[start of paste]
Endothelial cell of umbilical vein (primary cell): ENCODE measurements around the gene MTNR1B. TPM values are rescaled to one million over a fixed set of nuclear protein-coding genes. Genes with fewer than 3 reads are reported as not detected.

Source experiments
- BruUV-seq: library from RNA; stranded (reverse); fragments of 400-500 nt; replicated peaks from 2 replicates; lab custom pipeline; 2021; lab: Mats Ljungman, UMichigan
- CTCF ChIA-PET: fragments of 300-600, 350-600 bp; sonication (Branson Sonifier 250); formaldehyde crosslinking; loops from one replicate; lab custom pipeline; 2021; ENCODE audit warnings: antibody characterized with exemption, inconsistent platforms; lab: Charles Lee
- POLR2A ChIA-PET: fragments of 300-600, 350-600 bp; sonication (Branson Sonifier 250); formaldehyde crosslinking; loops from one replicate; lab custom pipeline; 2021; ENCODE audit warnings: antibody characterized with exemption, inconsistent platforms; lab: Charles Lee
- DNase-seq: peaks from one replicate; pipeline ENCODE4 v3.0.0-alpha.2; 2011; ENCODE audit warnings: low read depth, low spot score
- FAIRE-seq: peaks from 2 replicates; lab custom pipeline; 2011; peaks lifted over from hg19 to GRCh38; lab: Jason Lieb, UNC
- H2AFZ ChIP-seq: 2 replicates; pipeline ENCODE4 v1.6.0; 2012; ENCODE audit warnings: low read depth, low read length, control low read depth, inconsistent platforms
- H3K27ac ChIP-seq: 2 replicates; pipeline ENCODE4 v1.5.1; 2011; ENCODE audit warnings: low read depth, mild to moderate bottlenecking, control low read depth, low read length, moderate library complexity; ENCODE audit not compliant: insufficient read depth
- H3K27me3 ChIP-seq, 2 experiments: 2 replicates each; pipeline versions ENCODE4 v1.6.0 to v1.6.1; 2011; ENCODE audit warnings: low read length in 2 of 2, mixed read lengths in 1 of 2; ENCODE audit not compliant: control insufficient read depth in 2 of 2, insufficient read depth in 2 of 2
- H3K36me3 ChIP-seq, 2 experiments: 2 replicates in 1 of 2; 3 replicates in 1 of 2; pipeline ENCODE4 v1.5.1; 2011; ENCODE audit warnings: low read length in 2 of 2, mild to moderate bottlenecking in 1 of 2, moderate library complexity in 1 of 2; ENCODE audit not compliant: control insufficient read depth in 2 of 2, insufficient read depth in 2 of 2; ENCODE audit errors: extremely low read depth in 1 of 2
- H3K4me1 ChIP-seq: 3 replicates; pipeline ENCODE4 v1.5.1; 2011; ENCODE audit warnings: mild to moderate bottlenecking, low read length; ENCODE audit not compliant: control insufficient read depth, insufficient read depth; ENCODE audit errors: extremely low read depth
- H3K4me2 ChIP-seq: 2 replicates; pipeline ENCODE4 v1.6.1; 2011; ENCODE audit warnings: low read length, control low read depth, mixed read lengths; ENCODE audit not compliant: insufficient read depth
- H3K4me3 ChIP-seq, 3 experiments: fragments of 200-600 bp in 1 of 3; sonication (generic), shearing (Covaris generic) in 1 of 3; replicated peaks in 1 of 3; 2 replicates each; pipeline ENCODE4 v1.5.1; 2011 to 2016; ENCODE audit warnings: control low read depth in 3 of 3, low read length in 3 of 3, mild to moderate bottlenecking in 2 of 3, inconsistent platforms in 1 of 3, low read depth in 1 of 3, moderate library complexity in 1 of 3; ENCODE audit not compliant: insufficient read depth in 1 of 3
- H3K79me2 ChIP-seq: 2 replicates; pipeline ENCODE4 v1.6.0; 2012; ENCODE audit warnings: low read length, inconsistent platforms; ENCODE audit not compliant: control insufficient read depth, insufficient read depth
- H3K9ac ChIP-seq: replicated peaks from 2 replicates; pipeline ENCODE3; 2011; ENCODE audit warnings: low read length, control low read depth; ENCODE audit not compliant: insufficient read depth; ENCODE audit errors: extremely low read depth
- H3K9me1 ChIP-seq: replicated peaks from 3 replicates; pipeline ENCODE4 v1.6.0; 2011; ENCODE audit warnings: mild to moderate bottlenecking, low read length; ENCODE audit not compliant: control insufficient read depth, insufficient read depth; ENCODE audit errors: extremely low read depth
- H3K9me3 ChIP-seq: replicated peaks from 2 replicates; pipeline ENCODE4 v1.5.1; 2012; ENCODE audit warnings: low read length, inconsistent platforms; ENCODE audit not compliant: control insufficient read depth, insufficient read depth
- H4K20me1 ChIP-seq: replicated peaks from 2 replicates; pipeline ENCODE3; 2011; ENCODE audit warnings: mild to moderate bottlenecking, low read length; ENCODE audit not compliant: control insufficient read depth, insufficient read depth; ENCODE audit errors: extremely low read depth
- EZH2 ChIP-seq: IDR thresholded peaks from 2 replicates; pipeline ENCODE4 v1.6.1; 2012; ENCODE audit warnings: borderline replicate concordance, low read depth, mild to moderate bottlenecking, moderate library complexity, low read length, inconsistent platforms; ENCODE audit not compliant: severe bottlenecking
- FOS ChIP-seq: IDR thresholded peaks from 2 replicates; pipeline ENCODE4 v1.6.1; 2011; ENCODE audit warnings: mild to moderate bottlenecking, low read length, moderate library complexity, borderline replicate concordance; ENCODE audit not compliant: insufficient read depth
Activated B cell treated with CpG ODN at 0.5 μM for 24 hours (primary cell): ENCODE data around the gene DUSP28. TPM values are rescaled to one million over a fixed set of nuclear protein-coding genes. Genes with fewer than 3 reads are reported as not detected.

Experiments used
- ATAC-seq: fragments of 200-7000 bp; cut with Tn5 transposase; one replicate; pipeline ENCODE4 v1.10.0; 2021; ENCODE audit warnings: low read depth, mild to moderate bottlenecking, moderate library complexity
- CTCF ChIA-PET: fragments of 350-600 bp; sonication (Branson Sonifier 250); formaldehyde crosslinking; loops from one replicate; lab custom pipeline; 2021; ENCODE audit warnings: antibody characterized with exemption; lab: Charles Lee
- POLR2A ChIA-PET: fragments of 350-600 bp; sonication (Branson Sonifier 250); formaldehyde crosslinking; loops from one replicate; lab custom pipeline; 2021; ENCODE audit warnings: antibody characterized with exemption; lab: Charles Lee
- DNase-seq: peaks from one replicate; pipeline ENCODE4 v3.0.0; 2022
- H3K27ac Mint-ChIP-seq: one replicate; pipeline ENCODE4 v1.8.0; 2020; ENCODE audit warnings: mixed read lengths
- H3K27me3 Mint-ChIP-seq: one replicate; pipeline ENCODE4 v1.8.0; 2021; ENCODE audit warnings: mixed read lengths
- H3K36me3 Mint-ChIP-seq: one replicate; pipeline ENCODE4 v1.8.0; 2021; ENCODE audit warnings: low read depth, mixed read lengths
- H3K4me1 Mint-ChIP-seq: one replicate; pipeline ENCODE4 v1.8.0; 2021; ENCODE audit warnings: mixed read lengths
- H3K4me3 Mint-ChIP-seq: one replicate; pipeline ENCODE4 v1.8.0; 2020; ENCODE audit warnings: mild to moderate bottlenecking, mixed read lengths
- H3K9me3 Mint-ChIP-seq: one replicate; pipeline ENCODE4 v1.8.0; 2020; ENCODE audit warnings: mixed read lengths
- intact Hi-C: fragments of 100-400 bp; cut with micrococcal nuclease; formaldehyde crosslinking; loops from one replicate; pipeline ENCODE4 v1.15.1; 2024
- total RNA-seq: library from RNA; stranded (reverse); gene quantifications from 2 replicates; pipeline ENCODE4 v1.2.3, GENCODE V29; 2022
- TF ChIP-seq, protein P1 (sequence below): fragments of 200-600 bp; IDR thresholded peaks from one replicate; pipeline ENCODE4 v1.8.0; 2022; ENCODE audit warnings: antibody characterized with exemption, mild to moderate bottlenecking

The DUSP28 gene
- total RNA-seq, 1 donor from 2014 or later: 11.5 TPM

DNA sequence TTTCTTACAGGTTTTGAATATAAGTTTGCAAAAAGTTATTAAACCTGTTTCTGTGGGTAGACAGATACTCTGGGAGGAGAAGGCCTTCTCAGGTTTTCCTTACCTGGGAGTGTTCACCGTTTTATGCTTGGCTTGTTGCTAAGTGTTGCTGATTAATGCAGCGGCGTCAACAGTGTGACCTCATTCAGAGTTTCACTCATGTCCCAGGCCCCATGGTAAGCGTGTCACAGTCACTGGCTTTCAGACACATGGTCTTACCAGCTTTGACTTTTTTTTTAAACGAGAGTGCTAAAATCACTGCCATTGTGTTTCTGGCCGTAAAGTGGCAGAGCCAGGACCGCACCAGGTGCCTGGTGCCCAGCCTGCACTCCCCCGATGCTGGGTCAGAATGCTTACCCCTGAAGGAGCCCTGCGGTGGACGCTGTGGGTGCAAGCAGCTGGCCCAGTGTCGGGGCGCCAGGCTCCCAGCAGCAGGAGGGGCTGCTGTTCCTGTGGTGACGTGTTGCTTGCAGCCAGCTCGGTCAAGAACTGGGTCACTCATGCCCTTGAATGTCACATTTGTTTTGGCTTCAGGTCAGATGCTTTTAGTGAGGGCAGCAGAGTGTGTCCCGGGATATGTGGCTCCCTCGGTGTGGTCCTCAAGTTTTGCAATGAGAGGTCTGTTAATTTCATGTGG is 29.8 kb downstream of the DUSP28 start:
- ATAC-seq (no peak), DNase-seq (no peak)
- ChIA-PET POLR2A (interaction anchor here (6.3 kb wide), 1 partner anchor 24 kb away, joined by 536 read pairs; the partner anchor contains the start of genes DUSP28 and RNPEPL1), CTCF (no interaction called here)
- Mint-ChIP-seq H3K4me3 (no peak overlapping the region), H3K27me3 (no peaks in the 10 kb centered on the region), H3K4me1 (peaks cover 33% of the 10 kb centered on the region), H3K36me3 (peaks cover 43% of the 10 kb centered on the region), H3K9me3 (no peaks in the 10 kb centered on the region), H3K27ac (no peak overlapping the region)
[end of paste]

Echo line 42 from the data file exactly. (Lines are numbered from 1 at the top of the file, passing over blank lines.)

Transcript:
- Mint-ChIP-seq H3K4me3 (no peak overlapping the region), H3K27me3 (no peaks in the 10 kb centered on the region), H3K4me1 (peaks cover 33% of the 10 kb centered on the region), H3K36me3 (peaks cover 43% of the 10 kb centered on the region), H3K9me3 (no peaks in the 10 kb centered on the region), H3K27ac (no peak overlapping the region)